Ian’s other anticonvulsant – phenytoin – is usually not thought of as a mood-stabilizing anticonvulsant but it actually has decent evidence in bipolar mania. Phenytoin was developed in the 1930’s to treat epilepsy, and has a similar chemical structure to phenobarbital but is not a barbiturate. Phenytoin has never been widely used in psychiatry, but in the early 2000’s a group of Israeli psychiatrists published two small but controlled studies showing phenytoin could successfully treat and prevent mania,Mishory, Mishory and another small study that showed possible antidepressant effects of phenytoin where they compared it to fluoxetine (Note: this last study did not include a placebo group so may have been a statistical mishap).Nemets

But let’s not think that all anticonvulsants treat bipolar disorder. Gabapentin, topiramate, levetiracetam, and oxcarbazepine have all tried and failed – in large, industry sponsored trials.

And while phenytoin has suggestive evidence in bipolar, there’s no evidence from Ian’s life that it was helping. His moods got worse with time. It’s also possible that the anticonvulsants were causing side effects that made his mood worse. Like the benzodiazepines, phenobarbital has been known to make people depressed, irritable, or disinhibited. But those effects are pretty rare and they aren’t the reason that psychiatrists stopped using barbiturates. The barbiturate era came to an end because of a much more serious and common adverse effect: Death.

Kellie Newsome: Even slight overdoses of barbiturates could be fatal, and they were a common cause of death for the famous and unfamous alike. Judy Garland, Jimi Hendrix, Marilyn Monroe, all died of barbiturate overdose, and Ian Curtis attempted suicide by phenobarbital overdose in April 1980. His life was saved by emergency intervention, but sadly he died by completed suicide a month later. 

Creativity and Bipolar: The Research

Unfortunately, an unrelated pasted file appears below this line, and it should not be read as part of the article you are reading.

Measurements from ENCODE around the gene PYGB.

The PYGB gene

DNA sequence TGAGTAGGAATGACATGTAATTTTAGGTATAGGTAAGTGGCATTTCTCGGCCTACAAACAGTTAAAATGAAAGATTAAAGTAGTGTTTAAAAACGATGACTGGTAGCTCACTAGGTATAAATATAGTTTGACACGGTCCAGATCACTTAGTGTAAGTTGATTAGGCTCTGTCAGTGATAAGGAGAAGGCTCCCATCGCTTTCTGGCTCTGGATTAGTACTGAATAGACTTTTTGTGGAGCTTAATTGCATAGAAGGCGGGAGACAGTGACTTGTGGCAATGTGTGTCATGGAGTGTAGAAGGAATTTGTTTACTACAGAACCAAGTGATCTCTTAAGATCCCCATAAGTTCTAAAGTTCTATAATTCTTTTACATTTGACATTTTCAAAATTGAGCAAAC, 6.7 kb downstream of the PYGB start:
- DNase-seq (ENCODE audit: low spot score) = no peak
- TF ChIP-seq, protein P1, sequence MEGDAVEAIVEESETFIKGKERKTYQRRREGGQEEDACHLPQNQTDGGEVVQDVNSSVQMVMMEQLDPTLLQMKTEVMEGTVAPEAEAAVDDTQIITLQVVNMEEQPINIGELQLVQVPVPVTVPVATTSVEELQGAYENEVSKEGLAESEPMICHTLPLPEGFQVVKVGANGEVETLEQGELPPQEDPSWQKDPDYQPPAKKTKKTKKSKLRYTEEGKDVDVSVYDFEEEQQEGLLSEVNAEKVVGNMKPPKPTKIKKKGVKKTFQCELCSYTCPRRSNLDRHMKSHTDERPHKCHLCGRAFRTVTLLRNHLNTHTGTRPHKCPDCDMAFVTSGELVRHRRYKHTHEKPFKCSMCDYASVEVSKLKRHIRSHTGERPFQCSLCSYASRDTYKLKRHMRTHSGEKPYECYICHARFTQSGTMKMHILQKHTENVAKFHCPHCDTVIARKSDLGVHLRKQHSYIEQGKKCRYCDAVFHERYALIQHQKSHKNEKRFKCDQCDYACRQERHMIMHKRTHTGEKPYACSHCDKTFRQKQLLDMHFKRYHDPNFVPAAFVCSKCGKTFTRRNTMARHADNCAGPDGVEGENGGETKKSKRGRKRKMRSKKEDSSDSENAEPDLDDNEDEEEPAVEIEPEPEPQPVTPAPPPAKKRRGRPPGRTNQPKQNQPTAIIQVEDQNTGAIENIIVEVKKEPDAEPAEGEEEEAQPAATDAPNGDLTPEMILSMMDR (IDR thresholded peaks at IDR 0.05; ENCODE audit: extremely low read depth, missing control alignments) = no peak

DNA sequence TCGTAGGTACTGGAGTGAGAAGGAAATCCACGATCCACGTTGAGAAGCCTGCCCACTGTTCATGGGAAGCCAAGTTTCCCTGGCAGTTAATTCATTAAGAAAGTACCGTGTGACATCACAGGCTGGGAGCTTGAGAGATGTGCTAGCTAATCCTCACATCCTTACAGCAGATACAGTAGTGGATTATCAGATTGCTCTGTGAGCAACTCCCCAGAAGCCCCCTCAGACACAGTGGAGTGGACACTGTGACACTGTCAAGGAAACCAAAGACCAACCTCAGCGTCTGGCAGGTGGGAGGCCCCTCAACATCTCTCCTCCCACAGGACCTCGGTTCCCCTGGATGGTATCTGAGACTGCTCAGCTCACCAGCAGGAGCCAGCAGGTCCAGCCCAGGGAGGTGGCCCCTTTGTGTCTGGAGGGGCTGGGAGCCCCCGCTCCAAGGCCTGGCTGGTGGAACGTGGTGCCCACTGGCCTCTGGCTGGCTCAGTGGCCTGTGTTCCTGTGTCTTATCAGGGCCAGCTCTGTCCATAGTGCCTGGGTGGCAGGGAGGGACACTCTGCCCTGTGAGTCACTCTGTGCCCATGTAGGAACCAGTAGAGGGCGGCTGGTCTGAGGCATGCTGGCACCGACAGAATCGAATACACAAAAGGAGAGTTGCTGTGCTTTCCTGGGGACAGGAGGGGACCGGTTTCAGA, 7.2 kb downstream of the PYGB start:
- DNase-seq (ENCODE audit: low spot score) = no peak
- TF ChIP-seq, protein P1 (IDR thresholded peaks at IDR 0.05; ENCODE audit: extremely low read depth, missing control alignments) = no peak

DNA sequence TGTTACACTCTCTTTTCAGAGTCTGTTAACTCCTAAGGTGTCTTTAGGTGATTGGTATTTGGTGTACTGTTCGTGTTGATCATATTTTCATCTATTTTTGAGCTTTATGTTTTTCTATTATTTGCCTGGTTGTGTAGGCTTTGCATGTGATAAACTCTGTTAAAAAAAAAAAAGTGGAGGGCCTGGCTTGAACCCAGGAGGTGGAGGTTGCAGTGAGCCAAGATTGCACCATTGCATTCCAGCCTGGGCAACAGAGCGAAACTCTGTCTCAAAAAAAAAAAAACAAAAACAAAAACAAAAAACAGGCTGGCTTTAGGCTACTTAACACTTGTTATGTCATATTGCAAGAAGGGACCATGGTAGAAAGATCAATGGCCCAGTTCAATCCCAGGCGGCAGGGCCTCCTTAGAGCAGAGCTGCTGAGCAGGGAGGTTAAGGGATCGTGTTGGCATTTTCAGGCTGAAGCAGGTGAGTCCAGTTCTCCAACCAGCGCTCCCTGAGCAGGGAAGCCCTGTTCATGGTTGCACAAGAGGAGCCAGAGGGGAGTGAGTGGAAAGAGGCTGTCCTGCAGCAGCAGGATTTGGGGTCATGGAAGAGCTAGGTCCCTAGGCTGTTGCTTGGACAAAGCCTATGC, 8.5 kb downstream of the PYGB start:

Kellie Newsome: Brian Wilson is open about his diagnosis, but we don’t really know about Ian Curtis and Lou Reed. I mean, on the one hand there are these reports of bipolar behaviors, and on the other hand rock stars are notorious for acting that way anyway.

Dr. Aiken: I do have a clinical pearl about that one. Once I saw a heavy metal musician who presented with bipolar disorder. He had been hospitalized for a manic episode while on tour – I’m changing the details a little here. I asked him “I understand people thought you were manic, but how can we be sure? I mean, isn’t it kinda normal to act manic on stage – breaking things and jumping into the audience?”  “Oh no,” he said, “The things I was doing were way over the line – my bandmates were calling it quits with me.” 

Later I learned he was right, and I was a little naïve to think that the Rock and Roll lifestyle is without norms or expectations. When Guns and Roses was about to release their first album in 1987, the lead singer Axl Rose was so out of control – skipping out on shows, or causing riots if he showed up – that his bandmates made him sign a contract that required him to seek psychiatric care in order to continue in the band. By his report, he was diagnosed with bipolar disorder.

Every culture has its norms, and the nature of mania is to break norms. When Janice Egeland and Abraham Hostetter went into the Pennsylvania Dutch Amish community in the 1970’s to study the genetic transmission of bipolar disorder they had to rethink their definition of mania. Typical manic behaviors in among the Amish were: Racing one’s horse and carriage too fast, buying or using machinery or worldly items, using the public telephone excessively, and – my favorite – planning vacations at the wrong season.